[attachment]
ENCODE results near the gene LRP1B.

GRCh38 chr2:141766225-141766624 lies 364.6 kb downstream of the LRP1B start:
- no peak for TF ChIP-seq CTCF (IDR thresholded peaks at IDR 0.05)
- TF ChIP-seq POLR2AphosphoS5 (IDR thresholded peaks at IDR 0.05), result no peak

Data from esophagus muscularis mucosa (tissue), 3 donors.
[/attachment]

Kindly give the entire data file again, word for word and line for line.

ENCODE results near the gene LRP1B.

GRCh38 chr2:141766225-141766624 lies 364.6 kb downstream of the LRP1B start:
- no peak for TF ChIP-seq CTCF (IDR thresholded peaks at IDR 0.05)
- TF ChIP-seq POLR2AphosphoS5 (IDR thresholded peaks at IDR 0.05), result no peak

Data from esophagus muscularis mucosa (tissue), 3 donors.